Parents can play a critical role in the development of a young softball player. Skills will progress as a player receives instruction and experience at practices and games. However, reinforcing the skills at home can be both a fun and rewarding experience for both the parents and players. Playing catch, fielding ground balls, fielding fly balls, and visits to the batting cage are all excellent ways to expedite player development. See the "Coaches' Corner" section of this web site to access fundamentals and drills.
Professional instruction is also an excellent way to supplement what the players are learning at practice. Professional instruction is particularly important to develop young windmill pitchers. Windmill pitchers require proper instruction and a considerable amount of practice to become proficient. It is not too young to begin instruction in the first or second grade.
by Sean Hall - Forest Lake Varsity Softball Coach and Midwest Speed Director
This time of year many communities and high schools are finishing up with tryouts. Every year there are many players that are ecstatic that they made the Varsity or the "A" Team. Very rarely do people get excited about being on the JV, 9th Grade or the "B" Team. That being said, if your daughter is a "BUBBLE" player, playing on that 2nd Tier Team could just save her career ESPECIALLY with a positive attitude from herself, her coaches, and most importantly her parents. Most parents will be tempted to go down the road of consoling their daughter and giving her excuses like "it's all politics" or the tryout wasn't fair. Yes, sometimes these things are true but this doesn't help your daughter. Try to get your daughter to look in the mirror to find out what she really needs to improve on to take that next step as a player. Let her know you will be right there with her. If you can turn the frustration of not making the team into fuel to "show them", you are now on your way to making it a great year. There will be many players that make the desired team that will rest on their laurels. Now is the time to start working to pass those players up.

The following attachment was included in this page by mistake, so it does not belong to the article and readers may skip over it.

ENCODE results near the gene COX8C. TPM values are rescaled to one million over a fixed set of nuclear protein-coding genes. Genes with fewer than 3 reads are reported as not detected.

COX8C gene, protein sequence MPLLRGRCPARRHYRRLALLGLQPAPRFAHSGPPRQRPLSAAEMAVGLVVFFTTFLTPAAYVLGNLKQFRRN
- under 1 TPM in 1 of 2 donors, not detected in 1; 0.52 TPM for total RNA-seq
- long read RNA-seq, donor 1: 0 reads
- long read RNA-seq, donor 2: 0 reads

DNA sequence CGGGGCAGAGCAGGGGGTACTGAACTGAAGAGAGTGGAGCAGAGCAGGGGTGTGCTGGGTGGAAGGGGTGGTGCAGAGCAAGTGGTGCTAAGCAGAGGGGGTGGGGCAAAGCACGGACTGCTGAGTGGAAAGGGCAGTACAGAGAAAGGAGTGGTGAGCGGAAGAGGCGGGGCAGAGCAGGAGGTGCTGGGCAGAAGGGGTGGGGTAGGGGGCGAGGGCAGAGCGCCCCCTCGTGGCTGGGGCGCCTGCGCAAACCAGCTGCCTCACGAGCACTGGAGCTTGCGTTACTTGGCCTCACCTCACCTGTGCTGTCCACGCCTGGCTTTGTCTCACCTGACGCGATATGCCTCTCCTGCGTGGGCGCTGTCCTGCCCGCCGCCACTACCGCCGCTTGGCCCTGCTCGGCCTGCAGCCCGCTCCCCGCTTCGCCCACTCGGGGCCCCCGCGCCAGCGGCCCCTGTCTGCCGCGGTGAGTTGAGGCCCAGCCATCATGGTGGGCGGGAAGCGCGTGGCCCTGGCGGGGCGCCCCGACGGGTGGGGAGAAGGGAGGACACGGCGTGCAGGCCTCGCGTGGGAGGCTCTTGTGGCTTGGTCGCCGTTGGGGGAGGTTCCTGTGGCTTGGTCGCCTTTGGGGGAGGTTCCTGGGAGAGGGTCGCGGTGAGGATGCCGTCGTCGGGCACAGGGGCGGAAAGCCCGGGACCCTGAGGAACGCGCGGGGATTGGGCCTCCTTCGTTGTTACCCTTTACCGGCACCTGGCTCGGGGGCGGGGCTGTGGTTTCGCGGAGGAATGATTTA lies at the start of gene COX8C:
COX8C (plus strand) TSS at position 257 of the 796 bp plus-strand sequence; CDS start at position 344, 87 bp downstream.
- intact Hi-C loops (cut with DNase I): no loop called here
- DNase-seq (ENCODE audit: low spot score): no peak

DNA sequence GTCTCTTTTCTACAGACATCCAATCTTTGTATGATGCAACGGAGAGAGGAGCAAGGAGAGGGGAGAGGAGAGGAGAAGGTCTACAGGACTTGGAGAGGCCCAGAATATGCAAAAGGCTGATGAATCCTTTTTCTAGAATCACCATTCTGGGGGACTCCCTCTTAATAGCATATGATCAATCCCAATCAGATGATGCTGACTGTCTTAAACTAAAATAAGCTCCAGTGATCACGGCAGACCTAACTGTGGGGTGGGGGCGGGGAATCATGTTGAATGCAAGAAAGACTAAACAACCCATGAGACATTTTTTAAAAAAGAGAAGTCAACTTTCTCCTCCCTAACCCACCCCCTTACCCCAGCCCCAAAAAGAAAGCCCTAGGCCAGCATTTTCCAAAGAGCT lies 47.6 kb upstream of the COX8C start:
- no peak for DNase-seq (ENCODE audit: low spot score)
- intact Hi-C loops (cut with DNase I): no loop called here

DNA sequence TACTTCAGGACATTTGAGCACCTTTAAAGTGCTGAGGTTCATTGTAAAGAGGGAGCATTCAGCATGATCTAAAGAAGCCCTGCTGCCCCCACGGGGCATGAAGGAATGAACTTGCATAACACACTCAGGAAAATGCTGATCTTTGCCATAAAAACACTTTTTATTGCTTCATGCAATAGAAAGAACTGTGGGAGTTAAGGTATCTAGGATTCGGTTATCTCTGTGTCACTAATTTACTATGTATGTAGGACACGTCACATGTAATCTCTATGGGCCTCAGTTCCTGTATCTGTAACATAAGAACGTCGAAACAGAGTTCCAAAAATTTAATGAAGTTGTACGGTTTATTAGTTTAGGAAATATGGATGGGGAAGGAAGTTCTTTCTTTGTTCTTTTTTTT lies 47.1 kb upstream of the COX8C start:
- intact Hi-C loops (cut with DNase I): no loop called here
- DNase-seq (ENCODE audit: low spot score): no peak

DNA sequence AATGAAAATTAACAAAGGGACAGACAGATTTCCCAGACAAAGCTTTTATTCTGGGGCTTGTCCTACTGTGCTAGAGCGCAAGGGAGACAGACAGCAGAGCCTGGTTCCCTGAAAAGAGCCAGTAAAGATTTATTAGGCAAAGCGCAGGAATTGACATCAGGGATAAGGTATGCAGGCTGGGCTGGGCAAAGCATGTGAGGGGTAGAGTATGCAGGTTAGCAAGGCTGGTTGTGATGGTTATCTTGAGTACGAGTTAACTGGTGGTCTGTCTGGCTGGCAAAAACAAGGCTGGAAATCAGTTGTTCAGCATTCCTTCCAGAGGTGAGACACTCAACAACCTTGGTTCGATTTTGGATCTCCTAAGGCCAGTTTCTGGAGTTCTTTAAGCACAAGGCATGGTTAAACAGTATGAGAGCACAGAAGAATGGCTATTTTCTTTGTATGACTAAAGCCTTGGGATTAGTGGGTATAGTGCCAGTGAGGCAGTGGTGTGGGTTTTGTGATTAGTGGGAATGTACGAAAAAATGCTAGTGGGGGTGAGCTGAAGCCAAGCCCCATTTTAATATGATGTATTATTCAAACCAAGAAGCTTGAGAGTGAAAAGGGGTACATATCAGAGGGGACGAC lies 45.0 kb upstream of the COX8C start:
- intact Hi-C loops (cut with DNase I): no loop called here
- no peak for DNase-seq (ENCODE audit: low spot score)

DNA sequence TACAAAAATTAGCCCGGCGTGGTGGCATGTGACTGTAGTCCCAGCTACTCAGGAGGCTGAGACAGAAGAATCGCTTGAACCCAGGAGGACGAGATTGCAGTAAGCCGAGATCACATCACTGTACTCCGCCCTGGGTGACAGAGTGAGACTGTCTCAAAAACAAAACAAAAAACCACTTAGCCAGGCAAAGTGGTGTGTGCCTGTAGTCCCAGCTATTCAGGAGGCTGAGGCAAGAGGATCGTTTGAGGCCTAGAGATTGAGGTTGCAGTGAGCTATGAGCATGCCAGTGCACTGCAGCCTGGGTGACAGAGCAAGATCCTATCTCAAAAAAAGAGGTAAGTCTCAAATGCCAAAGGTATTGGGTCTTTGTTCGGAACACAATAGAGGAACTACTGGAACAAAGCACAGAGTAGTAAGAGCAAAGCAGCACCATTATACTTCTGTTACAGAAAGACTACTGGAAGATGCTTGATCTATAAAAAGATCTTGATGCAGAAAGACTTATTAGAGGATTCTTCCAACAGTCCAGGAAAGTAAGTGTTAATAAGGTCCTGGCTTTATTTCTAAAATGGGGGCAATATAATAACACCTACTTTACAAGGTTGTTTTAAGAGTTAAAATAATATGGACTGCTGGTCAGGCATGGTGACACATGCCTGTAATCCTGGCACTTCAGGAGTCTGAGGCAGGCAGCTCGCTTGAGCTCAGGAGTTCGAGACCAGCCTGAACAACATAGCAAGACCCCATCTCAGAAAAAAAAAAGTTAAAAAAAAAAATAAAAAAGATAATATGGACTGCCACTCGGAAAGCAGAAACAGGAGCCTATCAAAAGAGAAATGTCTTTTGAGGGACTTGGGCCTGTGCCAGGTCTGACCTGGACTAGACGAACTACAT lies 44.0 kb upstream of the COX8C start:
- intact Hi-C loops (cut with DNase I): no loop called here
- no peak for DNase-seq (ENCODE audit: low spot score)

My favorite example out of hundreds of players was Chrissy Sward. Chrissy was on the North St. Paul "C" Team at 14U. Chrissy wasn't the most coordinated player but had all sorts of athletic ability and speed. She worked extremely hard with her father Bill to get better. Eventually Chrissy grew into her body she became very coordinated. Fast forward 4 years later and Chrissy was the Metro Player of the Year and had a scholarship to play softball at the University of Minnesota. I was lucky enough to Coach Chrissy for two years at North St. Paul.
Here are benefits of a bubble player playing on the JV, B-Squad or Traveling “B” or “C” Team.
1. More playing time at prime positions.
2. More at bats and being near the top of the order.
3. More innings for pitchers and catchers.
4. Great opportunity for working on leadership opportunities.
5. Less stressful situations. Making it easier to go out and have fun playing. This makes it easier to perform.
6. The higher the level the more teams are focused on "winning". This isn't necessarily good for skill development.
The only downside I see is that you might not be playing against the same competition as the “A” Team. This is why I love it when I see teams challenge themselves and play against the best competition. I have a lot more respect for a traveling coach that goes 6-12 in the “A” League than a Coach that goes 17-1 in the “B” League.
My daughter Chelsea is starting 8U for White Bear. I am not sure how they divide the teams but I was happy to learn that most of the girls are beginners along with Chelsea. I understand many communities divide kids up evenly at 8U and 10U. I am NOT in favor of this unless the kids have similar talent. There are some strong 8U players that have throwing and catching mastered. Putting them with kids that can’t catch doesn’t help anyone. Let them develop with players that have similar ability.
If your one of those players/parents that didn’t make the team that you wanted take the High Road. “Look in the Mirror” and get to work. It may be the best thing that ever happened to your daughter. Good Luck!
As a softball parent, you only want the best for your daughter. So what can you do to help your daughter become the best she can be on the field? Here are 10 Tips to Help You Be a Great Softball Parent!